It’s always at the top of the New Year’s resolutions list: saving money! And as we approach the end of January, it’s time to reinforce the steps we are taking to reach our goals. Here are 10 easy ways to cut costs and save a little extra in 2014. Remember, saving a lot of pennies adds up to a lot of dollars!
The Environmental Protection Agency has a Home Energy Yardstick, which compares your home’s energy usage with similar homes. Enter your zip code, square footage, number of occupants, fuel used, and your last 12 months of utility bills. You’ll get a score from 1 to 10 and tips for lowering utility bills. If you’re paying a lot more than your neighbors, chances are there’s plenty of places you can cut costs.
Paperless billing not only saves trees, it save money. Postage stamps aren’t typically something we factor into the household budget, but it adds up. At the end of this month, stamps increase to 49¢. That means if you pay 10 bills a month, you are spending $58.80 a year on postage. Some mailing is unavoidable, so now’s a good time to stock up on Forever stamps at the 46¢ rate before they increase on January 26.
Yes, meal planning and eating at home will save money, but everyone deserves a night out on the town once in awhile. With a little research, you can always find a restaurant offering a promotion. Look for discount gift cards from sites like restaurant.com, eat on Tuesdays, a popular night for kids eats free promotions, or sign up for email lists to score freebies like a free mini pizookie from BJ’s.
Use (at least) three coupons a week.
Incorporating coupons into your grocery shopping is one of the easiest ways to start saving a little cash. Think about it, if you use just three $1-off coupons a week, that’s an extra $156 at the end of the year. You can also clip some coupons like lunchmeat, pasta, and cereal straight to your store loyalty card. Now you don’t have to worry about forgetting your coupons at home.
Price compare gas and use cash.
A gas price comparison app is one of the handiest apps to have on your phone. When I used it recently rather than going automatic pilot to my regular station, I was able to save 32¢ a gallon and it was only 0.2 miles further away. If you fill up a 16 gallon tank once a week, that’s an annual savings of $266.24! Also, many stations will give you a discount (often 5¢ per gallon) when you pay with cash. Which calculates to an additional savings of $41.60 a year for that 16-gallon tank.
Brown bag it.
How much is that deli sandwich really costing you? We did a brown bagging experiment and found that we could pack a lunch consisting of a turkey sandwich with cheese, cookies, chips and iced tea for $2.53. That same lunch cost around $11.50 at nearby delis. That’s a $9 savings! Even if you just give up take-out two times a week, that’s $936 a year.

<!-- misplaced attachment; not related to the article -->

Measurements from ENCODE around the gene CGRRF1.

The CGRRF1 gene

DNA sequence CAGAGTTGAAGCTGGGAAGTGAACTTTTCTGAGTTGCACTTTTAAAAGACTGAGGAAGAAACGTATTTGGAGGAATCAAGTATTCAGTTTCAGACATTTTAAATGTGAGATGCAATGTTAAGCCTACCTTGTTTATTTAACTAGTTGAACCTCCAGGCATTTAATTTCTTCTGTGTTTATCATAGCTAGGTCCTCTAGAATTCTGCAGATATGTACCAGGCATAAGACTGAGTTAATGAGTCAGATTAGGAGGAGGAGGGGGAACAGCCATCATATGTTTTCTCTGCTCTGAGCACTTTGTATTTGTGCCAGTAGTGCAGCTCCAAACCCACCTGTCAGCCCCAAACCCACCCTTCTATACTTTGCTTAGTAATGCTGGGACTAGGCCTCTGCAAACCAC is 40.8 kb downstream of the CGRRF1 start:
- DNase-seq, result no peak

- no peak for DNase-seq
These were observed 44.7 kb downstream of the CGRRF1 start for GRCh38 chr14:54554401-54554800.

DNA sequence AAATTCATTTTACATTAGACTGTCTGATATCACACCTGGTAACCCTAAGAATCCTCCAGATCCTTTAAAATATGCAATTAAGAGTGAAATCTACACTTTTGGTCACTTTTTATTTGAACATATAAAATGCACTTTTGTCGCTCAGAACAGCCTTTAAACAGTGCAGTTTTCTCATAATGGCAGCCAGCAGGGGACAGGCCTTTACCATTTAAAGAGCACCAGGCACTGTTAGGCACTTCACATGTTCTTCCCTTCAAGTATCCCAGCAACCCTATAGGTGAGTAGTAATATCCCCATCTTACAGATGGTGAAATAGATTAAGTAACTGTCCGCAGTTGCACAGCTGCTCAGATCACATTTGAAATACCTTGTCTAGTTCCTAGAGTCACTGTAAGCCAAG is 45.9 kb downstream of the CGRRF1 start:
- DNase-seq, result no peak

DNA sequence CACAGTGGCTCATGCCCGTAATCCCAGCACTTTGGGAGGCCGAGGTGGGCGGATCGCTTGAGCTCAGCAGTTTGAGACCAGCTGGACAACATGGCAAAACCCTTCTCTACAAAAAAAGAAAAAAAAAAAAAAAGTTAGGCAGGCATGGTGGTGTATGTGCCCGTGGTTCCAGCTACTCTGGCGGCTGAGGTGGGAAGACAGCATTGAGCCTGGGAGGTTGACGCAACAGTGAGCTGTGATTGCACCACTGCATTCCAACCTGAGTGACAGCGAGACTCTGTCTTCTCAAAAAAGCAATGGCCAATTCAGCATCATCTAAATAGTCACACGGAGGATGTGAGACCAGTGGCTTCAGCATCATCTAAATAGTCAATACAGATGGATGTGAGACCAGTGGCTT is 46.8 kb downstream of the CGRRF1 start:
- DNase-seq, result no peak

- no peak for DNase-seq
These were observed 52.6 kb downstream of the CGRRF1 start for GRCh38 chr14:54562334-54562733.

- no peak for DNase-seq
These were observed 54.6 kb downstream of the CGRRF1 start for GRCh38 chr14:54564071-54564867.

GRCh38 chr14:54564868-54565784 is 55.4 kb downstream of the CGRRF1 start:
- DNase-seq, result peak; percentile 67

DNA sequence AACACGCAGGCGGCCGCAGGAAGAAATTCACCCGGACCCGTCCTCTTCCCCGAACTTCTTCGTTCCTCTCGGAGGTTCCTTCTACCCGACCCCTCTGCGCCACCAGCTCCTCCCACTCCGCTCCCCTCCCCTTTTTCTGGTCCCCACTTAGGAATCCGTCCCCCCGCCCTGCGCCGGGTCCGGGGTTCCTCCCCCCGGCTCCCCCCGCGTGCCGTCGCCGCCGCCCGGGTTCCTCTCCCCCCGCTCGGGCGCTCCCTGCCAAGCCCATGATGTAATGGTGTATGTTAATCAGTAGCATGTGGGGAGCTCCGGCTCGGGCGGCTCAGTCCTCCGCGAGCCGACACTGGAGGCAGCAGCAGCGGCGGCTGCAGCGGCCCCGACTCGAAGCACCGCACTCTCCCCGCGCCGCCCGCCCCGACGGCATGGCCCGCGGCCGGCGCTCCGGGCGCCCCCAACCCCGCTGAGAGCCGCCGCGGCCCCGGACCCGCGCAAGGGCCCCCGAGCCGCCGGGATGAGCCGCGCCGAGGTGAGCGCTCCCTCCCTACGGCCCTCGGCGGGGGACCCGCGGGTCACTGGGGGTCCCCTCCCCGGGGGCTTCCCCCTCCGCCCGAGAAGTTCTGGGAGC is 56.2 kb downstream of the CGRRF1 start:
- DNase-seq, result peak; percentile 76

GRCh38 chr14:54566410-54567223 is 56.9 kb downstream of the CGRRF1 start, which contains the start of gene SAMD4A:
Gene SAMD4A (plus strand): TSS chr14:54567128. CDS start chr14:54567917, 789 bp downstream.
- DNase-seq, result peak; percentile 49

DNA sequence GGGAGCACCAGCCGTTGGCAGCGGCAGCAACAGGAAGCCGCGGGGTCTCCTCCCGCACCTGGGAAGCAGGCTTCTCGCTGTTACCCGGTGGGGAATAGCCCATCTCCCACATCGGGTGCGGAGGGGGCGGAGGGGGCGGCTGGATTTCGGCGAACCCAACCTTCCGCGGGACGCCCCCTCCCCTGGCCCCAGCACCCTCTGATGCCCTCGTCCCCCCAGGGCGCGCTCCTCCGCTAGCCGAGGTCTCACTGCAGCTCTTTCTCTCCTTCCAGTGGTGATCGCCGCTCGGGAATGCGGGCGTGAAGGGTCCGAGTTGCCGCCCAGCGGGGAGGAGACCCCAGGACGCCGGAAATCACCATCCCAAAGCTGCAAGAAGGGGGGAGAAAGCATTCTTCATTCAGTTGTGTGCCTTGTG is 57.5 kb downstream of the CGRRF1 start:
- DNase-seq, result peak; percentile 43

Cancel subscriptions you don’t use.
Are you a victim of automatic renewal? Many of us have a stack of unread magazines that just keep coming but the thing is, you don’t have to wait to cancel. Most subscriptions refund your remaining balance when you cancel. So not only are you no longer paying that $16.99 a year, but if you had 6 months left on your current subscription, then they’ll mail you a check for $8.50.
Sign up for focus groups.
Another way to save more is to make more. Focus groups and taste tests are a fun way to do just that. Sign up for market research databases and they will match you to studies. It’s not steady money, but you could make anywhere from $30 for 15 minutes to a couple hundred dollars for longer studies. So even if you only do one or two a year, that’s a good chunk of change you wouldn’t have otherwise. Plus, it’s fun! I’ve taste tested ice cream, protein smoothies, coffee, and soda.
Stash your spare change.
This year don’t spend change. Empty your pockets at the end of the day, stash it in a jar, and by the end of the year, you’ll accumulate quite the savings. Coin counting machines like Coinstar typically charge a fee around 10% for cash. Instead, avoid the fee and exchange it for a gift certificate. Choose a retailer that you would need to shop at anyways like Home Depot to tackle a home improvement project or Staples for school supplies to make it a true savings.
Increase direct deposit to your savings.
If you have a portion of each paycheck deposited directly into your savings, fantastic. That’s a great habit to have. This year, up the amount by 1%. It’s little enough that you probably won’t notice it, but big enough to make a real difference. If you make $50,000 a year, that’s an extra $500!